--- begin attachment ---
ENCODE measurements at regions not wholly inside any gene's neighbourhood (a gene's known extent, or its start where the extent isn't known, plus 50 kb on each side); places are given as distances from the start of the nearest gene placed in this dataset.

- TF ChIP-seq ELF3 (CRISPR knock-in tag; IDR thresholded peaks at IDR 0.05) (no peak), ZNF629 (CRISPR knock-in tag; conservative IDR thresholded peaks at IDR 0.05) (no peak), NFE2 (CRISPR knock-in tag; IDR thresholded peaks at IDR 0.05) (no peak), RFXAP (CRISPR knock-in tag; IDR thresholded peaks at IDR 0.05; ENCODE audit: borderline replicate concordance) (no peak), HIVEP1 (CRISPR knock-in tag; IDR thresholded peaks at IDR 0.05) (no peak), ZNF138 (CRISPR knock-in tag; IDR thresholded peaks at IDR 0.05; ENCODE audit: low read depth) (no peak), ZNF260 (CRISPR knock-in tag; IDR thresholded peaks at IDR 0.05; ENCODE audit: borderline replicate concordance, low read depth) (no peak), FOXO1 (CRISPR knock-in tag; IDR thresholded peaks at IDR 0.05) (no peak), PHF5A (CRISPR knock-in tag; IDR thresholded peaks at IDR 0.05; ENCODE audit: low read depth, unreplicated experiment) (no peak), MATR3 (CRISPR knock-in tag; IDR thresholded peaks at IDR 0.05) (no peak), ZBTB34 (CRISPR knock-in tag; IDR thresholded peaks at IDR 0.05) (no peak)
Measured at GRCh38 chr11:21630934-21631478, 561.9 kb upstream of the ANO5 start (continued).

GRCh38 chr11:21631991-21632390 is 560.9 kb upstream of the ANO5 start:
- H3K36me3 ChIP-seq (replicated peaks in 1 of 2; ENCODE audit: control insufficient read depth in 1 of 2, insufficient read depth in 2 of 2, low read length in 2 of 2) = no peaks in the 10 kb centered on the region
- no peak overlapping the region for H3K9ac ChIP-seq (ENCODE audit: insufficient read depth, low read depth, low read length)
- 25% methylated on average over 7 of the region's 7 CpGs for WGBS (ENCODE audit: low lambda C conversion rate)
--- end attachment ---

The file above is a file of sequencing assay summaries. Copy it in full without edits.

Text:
ENCODE measurements at regions not wholly inside any gene's neighbourhood (a gene's known extent, or its start where the extent isn't known, plus 50 kb on each side); places are given as distances from the start of the nearest gene placed in this dataset.

- TF ChIP-seq ELF3 (CRISPR knock-in tag; IDR thresholded peaks at IDR 0.05) (no peak), ZNF629 (CRISPR knock-in tag; conservative IDR thresholded peaks at IDR 0.05) (no peak), NFE2 (CRISPR knock-in tag; IDR thresholded peaks at IDR 0.05) (no peak), RFXAP (CRISPR knock-in tag; IDR thresholded peaks at IDR 0.05; ENCODE audit: borderline replicate concordance) (no peak), HIVEP1 (CRISPR knock-in tag; IDR thresholded peaks at IDR 0.05) (no peak), ZNF138 (CRISPR knock-in tag; IDR thresholded peaks at IDR 0.05; ENCODE audit: low read depth) (no peak), ZNF260 (CRISPR knock-in tag; IDR thresholded peaks at IDR 0.05; ENCODE audit: borderline replicate concordance, low read depth) (no peak), FOXO1 (CRISPR knock-in tag; IDR thresholded peaks at IDR 0.05) (no peak), PHF5A (CRISPR knock-in tag; IDR thresholded peaks at IDR 0.05; ENCODE audit: low read depth, unreplicated experiment) (no peak), MATR3 (CRISPR knock-in tag; IDR thresholded peaks at IDR 0.05) (no peak), ZBTB34 (CRISPR knock-in tag; IDR thresholded peaks at IDR 0.05) (no peak)
Measured at GRCh38 chr11:21630934-21631478, 561.9 kb upstream of the ANO5 start (continued).

GRCh38 chr11:21631991-21632390 is 560.9 kb upstream of the ANO5 start:
- H3K36me3 ChIP-seq (replicated peaks in 1 of 2; ENCODE audit: control insufficient read depth in 1 of 2, insufficient read depth in 2 of 2, low read length in 2 of 2) = no peaks in the 10 kb centered on the region
- no peak overlapping the region for H3K9ac ChIP-seq (ENCODE audit: insufficient read depth, low read depth, low read length)
- 25% methylated on average over 7 of the region's 7 CpGs for WGBS (ENCODE audit: low lambda C conversion rate)